Saturday, February 26, 2011

Social Media: Creating Insular Communities

This post is cross-posted from The Cooperative Catalyst, a community blog of which Will is also a member.


Just recently I got into a discussion on Facebook with some of my mother's friends about the goings on in Wisconsin. To make a long story short, we disagreed about a lot of things including tax cuts and unions.  I ventured to my mom's page to see some of the other discussions between her friends around various issues (usually threaded from an article she posted) and I found myself shocked. "This is crazy talk," I was thinking. It was the equivalent of watching Fox News or listening to Glenn Beck. Then I began to think a little.......

Were one of these people to scan the conversations I have online they would probably label it "liberal shenanigans" or even "crazy talk." However, we are not a part of each other's conversations. Social media has a way of creating insular communities where we only read and discuss what we agree with. Comments tend to be supportive and originate from people who share the same views.

As my mom stated in a conversation we had about the discussion, it's hard to talk to people who don't agree with you. It often feels like a war. This is especially true when using social media tools that limit us to asynchronous commenting or using limited characters. In addition, sometimes comment areas and online conversations can lose civility due to the format and the fact that there is no face behind the words being said.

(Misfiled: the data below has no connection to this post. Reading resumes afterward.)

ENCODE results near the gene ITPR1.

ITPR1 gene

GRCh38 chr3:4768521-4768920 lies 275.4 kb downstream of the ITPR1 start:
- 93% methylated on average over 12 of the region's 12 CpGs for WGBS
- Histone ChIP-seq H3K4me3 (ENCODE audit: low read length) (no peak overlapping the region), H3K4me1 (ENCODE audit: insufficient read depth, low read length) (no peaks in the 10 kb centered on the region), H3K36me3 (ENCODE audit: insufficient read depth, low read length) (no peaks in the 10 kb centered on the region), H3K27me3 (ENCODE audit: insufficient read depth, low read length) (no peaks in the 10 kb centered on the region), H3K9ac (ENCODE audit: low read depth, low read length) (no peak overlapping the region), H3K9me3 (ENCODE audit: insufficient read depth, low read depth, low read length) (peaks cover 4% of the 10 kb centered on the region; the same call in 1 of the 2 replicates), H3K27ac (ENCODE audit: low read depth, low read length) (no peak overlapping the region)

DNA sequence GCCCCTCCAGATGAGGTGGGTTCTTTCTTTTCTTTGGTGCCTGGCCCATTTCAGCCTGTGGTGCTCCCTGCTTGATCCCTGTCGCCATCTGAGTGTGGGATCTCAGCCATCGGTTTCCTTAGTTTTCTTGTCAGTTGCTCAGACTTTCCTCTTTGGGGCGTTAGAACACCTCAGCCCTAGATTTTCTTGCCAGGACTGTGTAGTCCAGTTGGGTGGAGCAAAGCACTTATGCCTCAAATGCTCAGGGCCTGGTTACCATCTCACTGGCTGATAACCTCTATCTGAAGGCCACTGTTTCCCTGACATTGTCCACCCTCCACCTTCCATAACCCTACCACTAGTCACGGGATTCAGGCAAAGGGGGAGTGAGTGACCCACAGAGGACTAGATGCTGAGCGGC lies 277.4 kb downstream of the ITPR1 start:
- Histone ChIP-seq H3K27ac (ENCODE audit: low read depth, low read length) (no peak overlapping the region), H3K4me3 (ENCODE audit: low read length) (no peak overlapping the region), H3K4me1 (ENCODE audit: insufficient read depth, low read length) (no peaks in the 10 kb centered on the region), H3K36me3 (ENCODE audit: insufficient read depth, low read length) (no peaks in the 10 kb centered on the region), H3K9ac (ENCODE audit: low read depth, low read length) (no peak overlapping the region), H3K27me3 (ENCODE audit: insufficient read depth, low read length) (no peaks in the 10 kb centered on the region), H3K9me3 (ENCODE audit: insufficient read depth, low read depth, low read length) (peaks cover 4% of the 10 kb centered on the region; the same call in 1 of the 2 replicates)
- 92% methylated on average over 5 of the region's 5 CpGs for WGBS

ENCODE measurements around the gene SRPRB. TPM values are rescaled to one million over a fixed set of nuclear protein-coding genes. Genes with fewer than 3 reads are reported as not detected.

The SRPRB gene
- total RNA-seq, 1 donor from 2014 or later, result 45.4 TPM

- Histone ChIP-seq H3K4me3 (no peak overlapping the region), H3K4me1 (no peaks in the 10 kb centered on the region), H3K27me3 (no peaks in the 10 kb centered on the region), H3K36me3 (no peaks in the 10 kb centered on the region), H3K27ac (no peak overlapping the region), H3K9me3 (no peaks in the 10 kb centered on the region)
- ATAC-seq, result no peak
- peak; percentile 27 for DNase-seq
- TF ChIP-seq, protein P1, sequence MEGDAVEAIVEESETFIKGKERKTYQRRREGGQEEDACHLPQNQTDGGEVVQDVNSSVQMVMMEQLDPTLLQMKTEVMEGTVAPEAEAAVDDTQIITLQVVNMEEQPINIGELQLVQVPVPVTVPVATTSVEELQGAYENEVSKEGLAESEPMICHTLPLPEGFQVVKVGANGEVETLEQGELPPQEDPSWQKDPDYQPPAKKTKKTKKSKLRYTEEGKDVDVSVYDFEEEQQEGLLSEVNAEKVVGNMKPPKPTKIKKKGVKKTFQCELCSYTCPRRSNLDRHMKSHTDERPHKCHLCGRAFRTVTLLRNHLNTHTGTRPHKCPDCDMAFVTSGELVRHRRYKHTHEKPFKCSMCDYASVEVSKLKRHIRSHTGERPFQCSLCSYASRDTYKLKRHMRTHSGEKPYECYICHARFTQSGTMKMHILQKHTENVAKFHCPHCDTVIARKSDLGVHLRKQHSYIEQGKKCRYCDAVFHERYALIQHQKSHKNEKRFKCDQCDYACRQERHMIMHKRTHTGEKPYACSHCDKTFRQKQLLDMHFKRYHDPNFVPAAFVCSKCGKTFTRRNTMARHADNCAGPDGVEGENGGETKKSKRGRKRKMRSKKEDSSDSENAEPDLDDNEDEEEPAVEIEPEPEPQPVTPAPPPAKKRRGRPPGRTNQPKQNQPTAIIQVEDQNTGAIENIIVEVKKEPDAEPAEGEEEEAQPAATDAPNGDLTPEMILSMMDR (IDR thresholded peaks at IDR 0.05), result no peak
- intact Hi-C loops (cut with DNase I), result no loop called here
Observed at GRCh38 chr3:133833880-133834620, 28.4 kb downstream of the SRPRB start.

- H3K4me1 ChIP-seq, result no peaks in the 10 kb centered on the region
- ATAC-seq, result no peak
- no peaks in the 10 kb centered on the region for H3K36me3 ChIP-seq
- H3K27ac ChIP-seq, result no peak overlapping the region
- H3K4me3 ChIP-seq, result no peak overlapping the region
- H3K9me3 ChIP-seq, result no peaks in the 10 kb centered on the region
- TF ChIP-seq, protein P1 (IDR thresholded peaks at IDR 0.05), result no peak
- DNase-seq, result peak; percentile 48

Still, it is important that we engage those with whom we disagree. We need to hear the other side. We need to engage the other side. It's how we better understand our own beliefs. Sometimes, we may even question our long held beliefs and really reflect on them. They may also learn a bit from us as well.

One of the reasons why I love participating in this blog is because we challenge each other's thinking. Still, at the root of it all, we are like-minded individuals. I wonder what steps we can take to engage people who may not agree with us or who may think we are 'liberal crazies.'  Obviously, name-calling and labeling will have to be the first thing to eliminate, and remaining civil is key, but I'm wondering whether it's worth a try.
For the record--my mom is very open-minded.
Mary Beth Hertz is a Technology Teacher in North Philadelphia. She blogs at Philly Teacher and can be found on Twitter as @mbteach.

1 comment:

  1. The issue you bring up here is very interesting and may explain why sometimes we prefer our virtual conversations to the real ones we have at our working environments: because here we share with like-minded people and even if we disagree we don't have to see these persons day in day out.
    But I'm sure disagreements come up one way or another...